Monday, December 07, 2009
One-On-One with Jon Patten
By Autumn Gray
Assistant Business Editor
The Basics: Born Jon Peter Patten on July 10, 1953, in Pontiac, Mich., but grew up in Bloomfield Hills, Mich.; attended Alma College in Alma, Mich., and then St. John's College in Annapolis, Md., where he studied Western civilization and philosophy for about two years but did not get a degree; married to Julia for 20 years; four sons: Louis, 29, Jason, 27, Timothy, 16, and Andrew, 14; one granddaughter, Isabelle, 1 1/2; five Australian shepherds named Pasqual, Zella, Charlie, Jack and Kalle, two Havanese dogs named Monte and Raymond, a cocker spaniel named Snicker, and "my dog, Gibson," a Bouvier des Flandres. The family also has 12 sheep, 12 ducks, two reptiles and a cat named Mario.
Position: Co-founder, chairman of the board and chief financial officer of Dion's pizza
What You Didn't Know: "In high school, I was in a one-act play, and there was a one-act play contest in Michigan. There were like 1,100 plays that were entered. There were five plays from our high school. We won that, and then we went to the city competition, and we won that. And then we went to district, and we won that. We went on to regional and finished second in regional. And the top two from the six regions went to the state, and we didn't place there but those were the top 12 of 1,100. I played Oscar in "The Odd Couple." And what I learned from that is that I was not a good thespian. That was the last time I acted. What I knew from that and I use today is it's good to know what you're good at and what you're not good at. I knew I wasn't gonna be a good actor. I knew I was good at playing Oscar in the "The Odd Couple." And being a CEO it's important to know (what you do well and what to allow others to manage)."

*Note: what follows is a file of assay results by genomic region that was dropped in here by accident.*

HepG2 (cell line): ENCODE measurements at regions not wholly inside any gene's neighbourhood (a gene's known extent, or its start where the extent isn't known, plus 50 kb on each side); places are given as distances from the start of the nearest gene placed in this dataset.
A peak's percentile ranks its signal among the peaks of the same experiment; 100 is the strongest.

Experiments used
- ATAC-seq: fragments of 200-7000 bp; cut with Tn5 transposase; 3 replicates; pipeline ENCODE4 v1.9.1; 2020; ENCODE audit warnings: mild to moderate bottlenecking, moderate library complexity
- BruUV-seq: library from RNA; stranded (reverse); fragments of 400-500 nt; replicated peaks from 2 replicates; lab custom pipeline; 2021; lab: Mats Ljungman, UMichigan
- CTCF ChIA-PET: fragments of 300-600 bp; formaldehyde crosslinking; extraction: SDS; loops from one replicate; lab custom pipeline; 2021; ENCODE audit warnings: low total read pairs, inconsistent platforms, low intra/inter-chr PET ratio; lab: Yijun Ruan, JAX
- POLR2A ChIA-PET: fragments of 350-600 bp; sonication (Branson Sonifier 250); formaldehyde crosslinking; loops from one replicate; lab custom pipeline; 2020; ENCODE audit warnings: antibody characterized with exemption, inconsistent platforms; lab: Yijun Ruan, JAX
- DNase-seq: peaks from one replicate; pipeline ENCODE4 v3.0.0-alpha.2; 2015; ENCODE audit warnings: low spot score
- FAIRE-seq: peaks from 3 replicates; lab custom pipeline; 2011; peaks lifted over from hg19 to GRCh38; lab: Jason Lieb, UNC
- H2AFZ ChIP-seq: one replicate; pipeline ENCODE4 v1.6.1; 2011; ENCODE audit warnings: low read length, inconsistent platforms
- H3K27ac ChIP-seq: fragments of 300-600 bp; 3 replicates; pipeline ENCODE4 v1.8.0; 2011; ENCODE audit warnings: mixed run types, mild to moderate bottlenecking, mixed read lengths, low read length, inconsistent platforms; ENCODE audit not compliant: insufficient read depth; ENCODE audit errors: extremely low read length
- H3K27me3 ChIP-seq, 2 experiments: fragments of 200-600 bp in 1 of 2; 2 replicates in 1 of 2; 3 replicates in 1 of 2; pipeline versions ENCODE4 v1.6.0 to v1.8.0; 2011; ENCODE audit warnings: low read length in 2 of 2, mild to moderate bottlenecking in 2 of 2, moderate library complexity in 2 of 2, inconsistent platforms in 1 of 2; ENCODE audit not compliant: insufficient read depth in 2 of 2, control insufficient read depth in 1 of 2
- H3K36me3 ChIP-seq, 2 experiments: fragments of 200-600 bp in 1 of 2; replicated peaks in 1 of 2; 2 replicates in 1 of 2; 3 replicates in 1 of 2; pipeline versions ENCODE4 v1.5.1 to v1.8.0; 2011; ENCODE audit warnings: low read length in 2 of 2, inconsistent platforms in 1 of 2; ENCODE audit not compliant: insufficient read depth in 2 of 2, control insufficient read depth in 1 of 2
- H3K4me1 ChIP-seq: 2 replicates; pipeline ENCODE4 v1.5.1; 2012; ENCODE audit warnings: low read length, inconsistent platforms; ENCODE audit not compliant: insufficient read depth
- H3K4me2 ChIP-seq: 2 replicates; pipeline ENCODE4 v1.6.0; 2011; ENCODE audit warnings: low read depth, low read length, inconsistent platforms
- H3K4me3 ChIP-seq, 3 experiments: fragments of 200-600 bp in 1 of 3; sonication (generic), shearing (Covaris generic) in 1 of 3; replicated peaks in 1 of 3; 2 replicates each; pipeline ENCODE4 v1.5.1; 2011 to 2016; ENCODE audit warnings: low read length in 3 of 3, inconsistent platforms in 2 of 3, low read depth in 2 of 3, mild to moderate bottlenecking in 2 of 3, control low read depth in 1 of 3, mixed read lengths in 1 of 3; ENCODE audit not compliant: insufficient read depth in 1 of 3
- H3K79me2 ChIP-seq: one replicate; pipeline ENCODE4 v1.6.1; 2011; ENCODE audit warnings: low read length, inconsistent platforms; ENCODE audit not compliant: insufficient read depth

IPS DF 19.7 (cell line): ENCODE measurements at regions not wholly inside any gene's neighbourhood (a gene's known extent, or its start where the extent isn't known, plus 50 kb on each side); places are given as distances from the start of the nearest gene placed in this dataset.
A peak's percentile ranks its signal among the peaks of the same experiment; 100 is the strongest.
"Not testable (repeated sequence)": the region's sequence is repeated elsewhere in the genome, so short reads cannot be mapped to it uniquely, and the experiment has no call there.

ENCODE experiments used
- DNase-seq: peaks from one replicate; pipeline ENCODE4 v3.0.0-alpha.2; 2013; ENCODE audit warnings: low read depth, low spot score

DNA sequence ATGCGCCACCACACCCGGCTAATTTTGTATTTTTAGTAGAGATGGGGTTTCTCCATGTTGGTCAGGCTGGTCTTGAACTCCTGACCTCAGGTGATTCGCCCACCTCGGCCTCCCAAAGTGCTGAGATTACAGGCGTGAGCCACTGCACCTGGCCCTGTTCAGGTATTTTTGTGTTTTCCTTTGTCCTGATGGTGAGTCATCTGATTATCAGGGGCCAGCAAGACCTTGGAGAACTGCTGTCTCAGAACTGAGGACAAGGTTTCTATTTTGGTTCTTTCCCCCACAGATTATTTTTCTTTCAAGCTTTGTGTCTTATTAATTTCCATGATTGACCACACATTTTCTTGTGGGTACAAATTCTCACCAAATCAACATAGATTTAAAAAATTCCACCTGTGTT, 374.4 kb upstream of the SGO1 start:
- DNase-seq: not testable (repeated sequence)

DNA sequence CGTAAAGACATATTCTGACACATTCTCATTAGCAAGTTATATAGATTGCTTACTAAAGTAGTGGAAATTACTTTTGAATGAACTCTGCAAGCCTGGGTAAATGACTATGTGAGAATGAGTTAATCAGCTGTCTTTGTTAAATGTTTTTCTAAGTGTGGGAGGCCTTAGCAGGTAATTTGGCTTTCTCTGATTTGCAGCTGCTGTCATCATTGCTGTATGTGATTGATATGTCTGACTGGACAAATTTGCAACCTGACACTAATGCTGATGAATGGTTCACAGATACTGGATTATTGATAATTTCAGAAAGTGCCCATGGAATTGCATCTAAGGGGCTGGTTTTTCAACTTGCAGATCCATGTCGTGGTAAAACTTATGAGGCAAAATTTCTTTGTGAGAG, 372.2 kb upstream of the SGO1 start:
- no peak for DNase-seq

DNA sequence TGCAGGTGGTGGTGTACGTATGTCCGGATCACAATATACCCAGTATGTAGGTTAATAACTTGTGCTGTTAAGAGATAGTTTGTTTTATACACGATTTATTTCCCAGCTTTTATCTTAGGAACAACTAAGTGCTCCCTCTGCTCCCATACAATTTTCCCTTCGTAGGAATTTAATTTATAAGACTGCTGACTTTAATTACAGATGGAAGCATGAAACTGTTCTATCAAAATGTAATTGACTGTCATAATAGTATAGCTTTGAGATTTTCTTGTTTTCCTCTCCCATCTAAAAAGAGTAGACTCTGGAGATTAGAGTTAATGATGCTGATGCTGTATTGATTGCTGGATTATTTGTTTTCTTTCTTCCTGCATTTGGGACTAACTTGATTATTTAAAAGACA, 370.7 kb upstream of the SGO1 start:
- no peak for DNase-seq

It's no wonder that Jon Patten is a successful entrepreneur. He has no fear of failure.
Here is a man who knew he excelled at math in high school, taking every advanced math class offered before he entered his senior year. Yet, come college — "I wanted to be a writer, and I couldn't get through English 101," Patten says. He tried three times and failed every one.
Patten is also quick to point out that he failed first grade, too.
However, the Dion's pizza founder did know he could cook. "For Christmas and stuff like that, what I would do is I would bake a lot. I'd bake a lot of bread and give it and rolls and cookies and stuff to my friends. So I thought I should go into baking 'cause I like making mass quantities of food. So I thought the restaurant business makes sense."
It didn't matter that he knew nothing about starting a restaurant. It didn't matter that he'd never been to Albuquerque when he decided to move from his home state, Michigan, to start the business here.
Patten had been encouraged by George Zanios, founder of Albuquerque's Zanios foods and former neighbor of Patten's dad, to move West. So when Patten reunited after college with childhood friend Bill Scott, the two followed Zanios' lead.
They arrived in January 1978, and with $5,000 each bought New York Pizza on Montgomery the next month.
"You know the No. 1 reason businesses fail? They have a backup plan. I had no backup plan. There was no way to fail," Patten said.